Potential cardiovascular effects of dipeptidyl diabetes: current evidence and ongoing trials

European Heart Journal Supplements (2012) 14 (Supplement B), B22–B29
Potential cardiovascular effects of dipeptidyl
peptidase-4 inhibitors in patients with type 2
diabetes: current evidence and ongoing trials
Ofri Mosenzon and Itamar Raz*
The Diabetes Unit, Department of Medicine, Hadassah University Hospital, Ein Kerem, PO Box 12000,
Jerusalem 91120, Israel
Cardiovascular disease (CVD) is a major cause of morbidity and mortality in patients
with type 2 diabetes mellitus (T2DM). Cardiologists, who often treat patients with
CVD and T2DM, are faced with the unmet need for an agent that provides glycaemic
control yet does not pose CV risk. No antidiabetic therapy is currently indicated to
improve macrovascular outcomes. Results of studies assessing the association
between intensive antidiabetic therapy and a reduction in the risk of major CV
events in patients with T2DM have been inconsistent, and independent reports have
linked certain T2DM therapies (e.g. rosiglitazone, sulphonylureas) with negative CV
outcomes. These findings prompted the Food and Drug Administration (FDA) and the
European Medicines Agency (EMA) to develop guidelines for assessing CV risk in investigational antidiabetic therapies. The FDA guidelines specifically call for metaanalyses of completed phase 2 and 3 trials; long-term, prospective, CV safety
studies; or both. Results from meta-analyses involving dipeptidyl peptidase-4 (DPP4) inhibitors, including those approved before the issuance of the FDA guidelines,
suggest that these agents are not associated with an increase in CV risk and may potentially provide CV benefits. Prospective, large-scale, long-term trials designed in accordance with the FDA guidelines examining the CV risks and potential benefits of DPP4 inhibitors are under way. This review discusses the current evidence and ongoing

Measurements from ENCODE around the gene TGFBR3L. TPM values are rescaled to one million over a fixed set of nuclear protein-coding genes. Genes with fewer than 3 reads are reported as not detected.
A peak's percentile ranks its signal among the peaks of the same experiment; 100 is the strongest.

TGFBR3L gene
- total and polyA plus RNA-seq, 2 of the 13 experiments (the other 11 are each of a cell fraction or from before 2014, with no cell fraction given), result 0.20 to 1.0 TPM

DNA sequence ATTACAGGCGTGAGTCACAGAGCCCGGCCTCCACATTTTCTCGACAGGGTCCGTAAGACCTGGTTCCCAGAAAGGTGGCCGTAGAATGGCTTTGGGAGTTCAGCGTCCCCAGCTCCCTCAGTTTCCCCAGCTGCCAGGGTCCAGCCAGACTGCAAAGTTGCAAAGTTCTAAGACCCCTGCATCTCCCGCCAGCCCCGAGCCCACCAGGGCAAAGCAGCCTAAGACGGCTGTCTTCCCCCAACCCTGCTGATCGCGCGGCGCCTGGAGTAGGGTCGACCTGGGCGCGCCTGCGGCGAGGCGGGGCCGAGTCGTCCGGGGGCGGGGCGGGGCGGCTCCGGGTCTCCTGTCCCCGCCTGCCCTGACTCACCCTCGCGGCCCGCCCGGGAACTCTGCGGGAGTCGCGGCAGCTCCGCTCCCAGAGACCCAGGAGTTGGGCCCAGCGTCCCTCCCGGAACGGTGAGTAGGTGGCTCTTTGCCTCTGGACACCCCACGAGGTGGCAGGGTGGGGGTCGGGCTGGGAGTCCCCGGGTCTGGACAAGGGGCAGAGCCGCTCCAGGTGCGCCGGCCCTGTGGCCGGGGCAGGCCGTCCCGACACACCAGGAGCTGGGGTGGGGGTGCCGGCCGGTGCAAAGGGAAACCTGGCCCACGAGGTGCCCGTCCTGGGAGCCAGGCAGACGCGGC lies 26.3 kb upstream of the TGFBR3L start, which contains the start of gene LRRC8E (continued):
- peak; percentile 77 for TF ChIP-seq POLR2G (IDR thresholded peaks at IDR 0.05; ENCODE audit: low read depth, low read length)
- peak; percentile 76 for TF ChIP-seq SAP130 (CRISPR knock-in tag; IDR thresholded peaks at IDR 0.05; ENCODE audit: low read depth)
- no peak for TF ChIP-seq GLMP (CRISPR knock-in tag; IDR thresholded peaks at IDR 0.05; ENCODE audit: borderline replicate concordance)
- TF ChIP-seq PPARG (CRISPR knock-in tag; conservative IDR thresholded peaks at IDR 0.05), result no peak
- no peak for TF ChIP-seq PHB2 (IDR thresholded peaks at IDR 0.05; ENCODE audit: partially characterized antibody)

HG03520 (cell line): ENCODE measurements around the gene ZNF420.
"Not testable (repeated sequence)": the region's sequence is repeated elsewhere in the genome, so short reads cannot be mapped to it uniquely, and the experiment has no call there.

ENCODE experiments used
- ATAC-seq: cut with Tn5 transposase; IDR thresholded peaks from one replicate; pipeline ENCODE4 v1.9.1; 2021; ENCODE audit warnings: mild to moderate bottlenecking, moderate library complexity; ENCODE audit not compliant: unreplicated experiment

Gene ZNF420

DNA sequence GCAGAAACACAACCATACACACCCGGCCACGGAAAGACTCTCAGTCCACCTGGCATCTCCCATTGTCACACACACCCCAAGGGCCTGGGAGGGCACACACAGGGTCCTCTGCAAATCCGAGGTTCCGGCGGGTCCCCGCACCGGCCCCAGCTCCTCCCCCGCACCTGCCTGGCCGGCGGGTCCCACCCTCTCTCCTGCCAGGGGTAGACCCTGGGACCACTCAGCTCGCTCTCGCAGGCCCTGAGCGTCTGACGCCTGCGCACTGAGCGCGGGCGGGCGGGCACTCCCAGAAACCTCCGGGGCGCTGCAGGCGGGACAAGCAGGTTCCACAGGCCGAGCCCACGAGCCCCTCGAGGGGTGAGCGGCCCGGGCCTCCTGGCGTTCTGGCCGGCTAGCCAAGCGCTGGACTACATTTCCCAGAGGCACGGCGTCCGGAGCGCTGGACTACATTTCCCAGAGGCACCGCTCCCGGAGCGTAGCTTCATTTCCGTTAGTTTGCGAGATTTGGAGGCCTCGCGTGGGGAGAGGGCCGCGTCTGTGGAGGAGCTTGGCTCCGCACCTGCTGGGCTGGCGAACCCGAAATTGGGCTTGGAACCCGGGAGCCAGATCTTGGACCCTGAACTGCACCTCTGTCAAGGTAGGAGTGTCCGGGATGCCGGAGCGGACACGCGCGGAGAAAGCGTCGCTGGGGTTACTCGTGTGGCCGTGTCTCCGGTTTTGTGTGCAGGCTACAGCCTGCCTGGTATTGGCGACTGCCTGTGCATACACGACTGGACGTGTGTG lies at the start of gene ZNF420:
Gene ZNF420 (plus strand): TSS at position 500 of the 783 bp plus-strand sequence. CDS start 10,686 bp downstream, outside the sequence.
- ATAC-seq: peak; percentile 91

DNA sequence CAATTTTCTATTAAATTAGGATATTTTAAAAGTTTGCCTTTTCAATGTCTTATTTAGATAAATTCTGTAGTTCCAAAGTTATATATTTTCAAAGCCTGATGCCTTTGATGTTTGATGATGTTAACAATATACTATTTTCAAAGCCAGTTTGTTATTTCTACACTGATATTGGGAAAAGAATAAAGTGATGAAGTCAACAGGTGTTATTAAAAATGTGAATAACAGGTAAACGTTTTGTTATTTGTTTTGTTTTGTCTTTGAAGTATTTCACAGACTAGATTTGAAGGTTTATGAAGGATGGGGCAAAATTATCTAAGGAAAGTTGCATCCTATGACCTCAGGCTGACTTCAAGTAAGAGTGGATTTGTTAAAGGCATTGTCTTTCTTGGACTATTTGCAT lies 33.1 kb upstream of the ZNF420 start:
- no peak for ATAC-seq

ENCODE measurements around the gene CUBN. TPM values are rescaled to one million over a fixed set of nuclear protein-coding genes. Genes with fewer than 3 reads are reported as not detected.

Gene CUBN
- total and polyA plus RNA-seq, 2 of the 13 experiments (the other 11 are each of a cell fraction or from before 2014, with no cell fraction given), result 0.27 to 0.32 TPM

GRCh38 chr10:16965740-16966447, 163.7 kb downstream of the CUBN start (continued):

trials that may support the potential CV benefit of DPP-4 inhibitors in T2DM.
Cardiovascular disease (CVD) is a major cause of morbidity and mortality in patients with diabetes.1 Patients with
diabetes are two to four times more likely to develop CVD
than those without diabetes.1 Furthermore, CVD
accounts for 50–60% of deaths in patients with type 2
diabetes mellitus (T2DM).2,3 Because of the potential
for such important consequences, the National Cholesterol Education Program identifies diabetes as a coronary
heart disease risk equivalent.4 Accumulating evidence
* Corresponding author. Tel: +972 26778021, Fax: +972 26420597.
Email: [email protected]
suggests that the negative impact of T2DM on CV status
may be attributed to a constellation of pathogenic processes, which include accelerated atherosclerosis, as
well as abnormalities in inflammatory pathways and in
endothelial, myocardial, and platelet function.5–8
Many CV therapies (e.g. antiplatelet, antilipidaemic,
antihypertensive agents) have been shown to impart CV
benefits in patients with T2DM. However, an antidiabetic
agent that both effectively reduces blood glucose levels
and improves CV outcomes in this population has yet to
be definitively identified. Current antidiabetic therapies
have been approved and introduced into practice
without definitive long-term CV safety and efficacy
data.9 Additionally, results of studies assessing the
Published on behalf of the European Society of Cardiology. All rights reserved. & The Author 2012.
For permissions please email: [email protected]
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Cardiovascular disease;
Dipeptidyl peptidase-4
(DPP-4) inhibitors;
Type 2 diabetes mellitus
Potential cardiovascular effects of DPP-4 inhibitors
FDA guidelines for the clinical investigation
of antidiabetic agents